Price appreciation in Chicago real estate? In this market? Am I out of my mind to be talking about appreciation?
For more than a decade Chicago’s real estate market has either been swept up in a frenzied bubble or mired in a sky-will-continue-to-fall-for-years-to-come funk. Due to extraordinary market conditions many home buyers never learned the basics of real estate value, could safely (it seemed) ignore them, forgot them, or lost sight of the fact that they still apply.
It’s a common perception that real estate values rise or fall across the board – a rising tide either lifts all boats or swamps them. The perception is accurate to a great extent, but obscures as much as it clarifies.
Real estate is, above all, both local and personal. Highly local factors and individual circumstances often drive real estate prices in the opposite direction of broad trends, creating opportunities for nimble buyers. What are some of those factors?
Most of Chicago’s public, neighborhood-boundary elementary and private schools have been places where many parents wouldn’t walk their dog much less send their child. A few of them, however, have become competitive with some of the more desirable suburban schools, and those few have had an impact on property values within their boundaries. Others are improving rapidly, and local values typically don’t reflect the improvement until the perception of a school’s acceptability becomes widespread.
Housing with easy access to public transportation often rents and sells at a premium to property where public transit is inconveniently located.
Although most people think of the public transit grid as static, it’s not, nor is its impact. Stations are being renovated and added (at Lake and Morgan, for example), and line-extensions are being considered.
It’s been nearly 20 years since the Blue Line was extended to O’Hare Airport, and property values along the line have seen a slow but noticeable impact.
Proximity to public parks, especially attractive public parks, can be a major element of real estate value. If you have any doubt about that, spend a minute thinkin’ Lincoln.
If you’ve visited any of the city’s newer or recently-renovated parks you’ve probably been delighted and impressed. The Chicago Park District generally does a great job of creating attractive public spaces that draw a crowd and have a positive impact on the immediate surroundings.
The presence or absence of nearby shopping, dining and nightlife options, or major residential development, can have a major impact on housing prices.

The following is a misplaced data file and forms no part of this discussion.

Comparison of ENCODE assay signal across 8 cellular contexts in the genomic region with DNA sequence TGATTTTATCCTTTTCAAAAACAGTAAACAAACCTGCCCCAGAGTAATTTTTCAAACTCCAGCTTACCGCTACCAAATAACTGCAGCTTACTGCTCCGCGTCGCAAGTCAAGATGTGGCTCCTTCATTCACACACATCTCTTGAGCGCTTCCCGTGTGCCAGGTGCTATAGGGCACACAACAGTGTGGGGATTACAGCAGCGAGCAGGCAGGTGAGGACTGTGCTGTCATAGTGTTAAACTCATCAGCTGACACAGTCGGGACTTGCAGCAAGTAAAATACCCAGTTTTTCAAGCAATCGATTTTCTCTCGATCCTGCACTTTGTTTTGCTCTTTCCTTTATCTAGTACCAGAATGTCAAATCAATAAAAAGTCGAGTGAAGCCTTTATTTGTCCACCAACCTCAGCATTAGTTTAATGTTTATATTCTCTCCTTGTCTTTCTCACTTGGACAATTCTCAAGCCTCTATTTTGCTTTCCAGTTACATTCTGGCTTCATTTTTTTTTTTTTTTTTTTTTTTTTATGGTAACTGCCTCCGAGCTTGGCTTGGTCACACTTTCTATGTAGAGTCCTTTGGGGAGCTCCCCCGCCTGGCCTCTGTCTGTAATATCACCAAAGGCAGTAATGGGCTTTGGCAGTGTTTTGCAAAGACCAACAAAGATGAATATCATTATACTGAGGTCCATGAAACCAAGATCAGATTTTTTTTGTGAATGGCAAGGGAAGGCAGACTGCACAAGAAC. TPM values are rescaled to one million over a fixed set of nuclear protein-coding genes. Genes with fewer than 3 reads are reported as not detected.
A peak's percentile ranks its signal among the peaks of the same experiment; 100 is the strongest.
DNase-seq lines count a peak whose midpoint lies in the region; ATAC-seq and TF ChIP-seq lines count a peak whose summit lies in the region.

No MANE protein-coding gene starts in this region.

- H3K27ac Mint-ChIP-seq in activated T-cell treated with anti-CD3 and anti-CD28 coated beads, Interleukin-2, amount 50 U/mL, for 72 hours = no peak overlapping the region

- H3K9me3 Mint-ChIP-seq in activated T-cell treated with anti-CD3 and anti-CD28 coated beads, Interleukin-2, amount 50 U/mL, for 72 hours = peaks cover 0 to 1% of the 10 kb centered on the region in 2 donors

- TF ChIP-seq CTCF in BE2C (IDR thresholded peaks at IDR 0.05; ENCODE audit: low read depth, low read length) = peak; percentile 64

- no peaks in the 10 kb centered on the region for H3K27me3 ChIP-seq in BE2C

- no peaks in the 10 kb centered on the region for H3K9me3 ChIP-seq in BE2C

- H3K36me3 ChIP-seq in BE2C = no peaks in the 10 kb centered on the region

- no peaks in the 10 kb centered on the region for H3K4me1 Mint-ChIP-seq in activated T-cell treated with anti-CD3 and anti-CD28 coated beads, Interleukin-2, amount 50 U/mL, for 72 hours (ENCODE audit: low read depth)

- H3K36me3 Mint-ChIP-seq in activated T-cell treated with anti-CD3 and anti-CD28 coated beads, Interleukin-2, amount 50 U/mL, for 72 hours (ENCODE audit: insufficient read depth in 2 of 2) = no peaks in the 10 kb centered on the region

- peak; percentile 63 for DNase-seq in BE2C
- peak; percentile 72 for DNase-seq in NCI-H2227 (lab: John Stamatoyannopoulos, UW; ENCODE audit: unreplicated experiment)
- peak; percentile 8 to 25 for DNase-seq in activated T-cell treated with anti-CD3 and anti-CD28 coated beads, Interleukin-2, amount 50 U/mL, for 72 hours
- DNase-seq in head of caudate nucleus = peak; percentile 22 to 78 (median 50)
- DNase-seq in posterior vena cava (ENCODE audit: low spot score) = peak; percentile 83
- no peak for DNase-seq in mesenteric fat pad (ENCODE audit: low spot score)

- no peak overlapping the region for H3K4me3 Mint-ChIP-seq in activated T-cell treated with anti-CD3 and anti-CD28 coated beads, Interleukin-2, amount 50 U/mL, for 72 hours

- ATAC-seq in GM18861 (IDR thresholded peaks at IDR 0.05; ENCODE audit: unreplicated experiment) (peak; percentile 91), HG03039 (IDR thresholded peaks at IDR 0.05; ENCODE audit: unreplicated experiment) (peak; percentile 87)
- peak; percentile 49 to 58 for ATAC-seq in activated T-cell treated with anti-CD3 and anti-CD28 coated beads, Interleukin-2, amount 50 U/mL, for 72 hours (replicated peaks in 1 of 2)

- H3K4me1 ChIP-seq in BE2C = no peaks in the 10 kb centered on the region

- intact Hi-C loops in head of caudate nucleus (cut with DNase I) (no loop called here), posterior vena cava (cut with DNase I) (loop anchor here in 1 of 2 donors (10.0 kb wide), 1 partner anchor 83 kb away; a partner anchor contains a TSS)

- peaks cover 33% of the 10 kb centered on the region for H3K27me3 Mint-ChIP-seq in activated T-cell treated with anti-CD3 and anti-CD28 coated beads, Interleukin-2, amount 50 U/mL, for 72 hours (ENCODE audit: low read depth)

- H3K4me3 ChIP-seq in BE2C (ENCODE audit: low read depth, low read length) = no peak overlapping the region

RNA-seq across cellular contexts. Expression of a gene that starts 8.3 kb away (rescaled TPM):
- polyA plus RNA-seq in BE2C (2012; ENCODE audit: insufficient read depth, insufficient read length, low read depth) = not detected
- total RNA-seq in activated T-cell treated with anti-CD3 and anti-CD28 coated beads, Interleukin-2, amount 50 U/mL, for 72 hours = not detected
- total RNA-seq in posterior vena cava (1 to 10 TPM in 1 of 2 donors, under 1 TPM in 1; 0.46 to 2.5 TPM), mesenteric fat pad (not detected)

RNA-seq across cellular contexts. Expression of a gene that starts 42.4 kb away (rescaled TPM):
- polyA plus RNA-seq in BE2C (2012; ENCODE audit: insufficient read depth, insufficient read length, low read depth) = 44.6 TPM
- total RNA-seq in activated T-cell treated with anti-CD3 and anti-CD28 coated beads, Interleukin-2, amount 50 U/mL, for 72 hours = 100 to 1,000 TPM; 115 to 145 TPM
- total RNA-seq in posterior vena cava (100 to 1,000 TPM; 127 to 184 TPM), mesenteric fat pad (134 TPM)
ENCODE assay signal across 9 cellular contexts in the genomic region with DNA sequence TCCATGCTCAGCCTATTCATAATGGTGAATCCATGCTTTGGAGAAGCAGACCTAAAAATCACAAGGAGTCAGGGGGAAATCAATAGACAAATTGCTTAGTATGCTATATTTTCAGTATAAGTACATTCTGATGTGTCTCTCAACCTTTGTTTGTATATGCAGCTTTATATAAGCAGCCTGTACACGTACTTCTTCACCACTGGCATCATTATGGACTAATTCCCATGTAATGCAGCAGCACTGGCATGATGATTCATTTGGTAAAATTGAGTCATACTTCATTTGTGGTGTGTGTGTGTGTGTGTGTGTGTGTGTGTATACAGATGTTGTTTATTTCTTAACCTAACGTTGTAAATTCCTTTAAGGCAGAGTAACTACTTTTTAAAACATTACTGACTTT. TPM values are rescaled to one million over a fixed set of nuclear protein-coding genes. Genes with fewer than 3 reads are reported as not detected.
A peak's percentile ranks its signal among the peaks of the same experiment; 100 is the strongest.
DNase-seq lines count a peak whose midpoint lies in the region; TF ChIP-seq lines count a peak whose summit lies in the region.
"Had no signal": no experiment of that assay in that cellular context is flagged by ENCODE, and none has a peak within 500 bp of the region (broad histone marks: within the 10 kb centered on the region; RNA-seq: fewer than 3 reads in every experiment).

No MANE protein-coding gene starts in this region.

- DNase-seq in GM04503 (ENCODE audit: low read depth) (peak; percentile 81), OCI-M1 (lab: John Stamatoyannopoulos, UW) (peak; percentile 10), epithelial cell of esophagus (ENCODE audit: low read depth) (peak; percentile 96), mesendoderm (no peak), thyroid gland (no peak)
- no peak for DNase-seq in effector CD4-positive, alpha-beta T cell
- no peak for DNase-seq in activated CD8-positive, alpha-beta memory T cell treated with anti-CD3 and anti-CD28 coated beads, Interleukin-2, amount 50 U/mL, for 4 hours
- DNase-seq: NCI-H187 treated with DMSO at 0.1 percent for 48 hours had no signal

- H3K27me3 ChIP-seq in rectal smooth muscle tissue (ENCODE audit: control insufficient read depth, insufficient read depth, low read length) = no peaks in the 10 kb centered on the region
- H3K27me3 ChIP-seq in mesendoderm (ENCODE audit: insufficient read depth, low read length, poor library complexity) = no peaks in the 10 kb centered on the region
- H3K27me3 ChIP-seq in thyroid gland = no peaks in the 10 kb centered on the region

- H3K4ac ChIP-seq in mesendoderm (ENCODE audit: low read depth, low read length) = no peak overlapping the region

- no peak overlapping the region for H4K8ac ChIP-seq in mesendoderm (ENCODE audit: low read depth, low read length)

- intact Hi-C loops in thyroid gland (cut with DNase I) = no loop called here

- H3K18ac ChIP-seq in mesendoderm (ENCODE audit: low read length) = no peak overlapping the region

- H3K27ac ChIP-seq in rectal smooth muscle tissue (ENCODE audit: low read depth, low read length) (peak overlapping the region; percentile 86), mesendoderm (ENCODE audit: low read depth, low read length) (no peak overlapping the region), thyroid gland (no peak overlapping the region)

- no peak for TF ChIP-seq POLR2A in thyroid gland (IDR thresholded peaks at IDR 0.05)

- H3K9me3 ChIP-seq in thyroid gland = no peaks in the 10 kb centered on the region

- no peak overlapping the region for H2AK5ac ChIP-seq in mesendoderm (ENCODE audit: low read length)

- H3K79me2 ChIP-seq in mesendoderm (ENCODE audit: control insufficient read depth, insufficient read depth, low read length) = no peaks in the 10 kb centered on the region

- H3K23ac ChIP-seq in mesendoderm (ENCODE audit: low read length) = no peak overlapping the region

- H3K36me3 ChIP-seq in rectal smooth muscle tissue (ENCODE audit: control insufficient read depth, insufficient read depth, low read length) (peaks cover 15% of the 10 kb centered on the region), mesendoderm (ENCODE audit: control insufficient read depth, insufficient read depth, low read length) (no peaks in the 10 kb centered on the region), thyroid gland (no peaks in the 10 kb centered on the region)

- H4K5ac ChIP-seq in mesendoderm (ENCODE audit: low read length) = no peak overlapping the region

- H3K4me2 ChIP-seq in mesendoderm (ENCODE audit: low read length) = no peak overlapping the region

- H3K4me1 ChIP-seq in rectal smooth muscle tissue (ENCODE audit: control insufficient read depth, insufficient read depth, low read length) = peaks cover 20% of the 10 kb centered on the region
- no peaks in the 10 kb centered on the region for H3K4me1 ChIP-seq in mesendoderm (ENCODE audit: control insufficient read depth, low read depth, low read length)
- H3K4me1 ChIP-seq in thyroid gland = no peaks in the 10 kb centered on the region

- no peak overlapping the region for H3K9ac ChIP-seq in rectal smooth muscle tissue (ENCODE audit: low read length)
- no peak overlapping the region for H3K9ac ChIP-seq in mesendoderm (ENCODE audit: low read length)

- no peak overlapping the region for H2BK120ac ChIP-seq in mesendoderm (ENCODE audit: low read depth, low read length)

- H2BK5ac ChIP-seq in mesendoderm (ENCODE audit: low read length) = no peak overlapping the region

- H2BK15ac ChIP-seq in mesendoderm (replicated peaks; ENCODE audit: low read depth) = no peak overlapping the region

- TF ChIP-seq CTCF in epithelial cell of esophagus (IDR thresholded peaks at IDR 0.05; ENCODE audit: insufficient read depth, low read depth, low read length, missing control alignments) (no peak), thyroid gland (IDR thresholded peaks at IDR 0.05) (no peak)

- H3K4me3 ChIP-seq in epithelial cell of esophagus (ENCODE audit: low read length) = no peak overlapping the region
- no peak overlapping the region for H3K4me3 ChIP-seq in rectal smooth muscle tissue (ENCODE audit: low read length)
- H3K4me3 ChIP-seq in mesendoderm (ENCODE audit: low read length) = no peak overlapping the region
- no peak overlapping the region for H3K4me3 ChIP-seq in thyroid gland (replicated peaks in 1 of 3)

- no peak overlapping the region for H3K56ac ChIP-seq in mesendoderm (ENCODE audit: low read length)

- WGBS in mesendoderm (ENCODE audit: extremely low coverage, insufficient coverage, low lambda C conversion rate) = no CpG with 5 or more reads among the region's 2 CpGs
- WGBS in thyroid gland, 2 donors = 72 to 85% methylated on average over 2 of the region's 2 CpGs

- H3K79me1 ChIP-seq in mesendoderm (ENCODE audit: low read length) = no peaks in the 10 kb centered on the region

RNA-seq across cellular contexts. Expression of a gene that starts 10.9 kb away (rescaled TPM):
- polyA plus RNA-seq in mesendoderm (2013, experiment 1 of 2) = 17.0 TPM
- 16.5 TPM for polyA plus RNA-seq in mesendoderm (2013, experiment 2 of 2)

Commercial development sometimes lags and sometimes anticipates neighborhood change. It’s almost always the case, however, that an increased intensity of commercial development has a positive or stabilizing impact on nearby property values in the city. The coming of a single major retailer, like a Target, of a restaurant that becomes wildly popular, or a major residential development, can boost an entire neighborhood.
Accurately anticipating the impact of demographic change on neighborhoods has often been a sure-fire recipe for making money in real estate. Lincoln Park and Bucktown are good examples of neighborhood change triggered by demographic change.
The faltering economy of recent years, coupled with a poor real estate market, has gridlocked in place many people who would have otherwise moved on to different housing. An improvement in the economy or the general housing market could accelerate demand for and spur rapid appreciation in some property types and areas that have languished badly of late.
Death, divorce, financial distress, poor health, family changes, Realtor inexperience and job transfers are a few of the personal factors that sometimes lead to property being liquidated at below-market values to a buyer’s benefit. Bank-owned property occasionally sells well below its value due to appraisal errors and a bank’s eagerness to sell at or above appraised value. Difficult-to-finance property can be a windfall for the cash-heavy buyer.
Putting it all together
I don’t believe that the potential for appreciation should be the dominant factor in buying or not buying a home, but recognize that it is for many people.
If you’re one of those people, ground yourself in the basics of real estate value and look for opportunities in neighborhoods that suit you and where several elements of value are converging in a positive direction.
Parts of the West Loop, for example, may be areas of opportunity. There is a great new park at Adams and Sangamon (video, above), a Target, a Mariano’s Fresh Market, new residential construction at K Station and other commercial developments in the pipeline, a soon-to-open CTA stop, improving schools, excellent proximity to the Loop and an attractiveness to growing demographic groups.
Any other neighborhoods, large or small, poised for appreciation?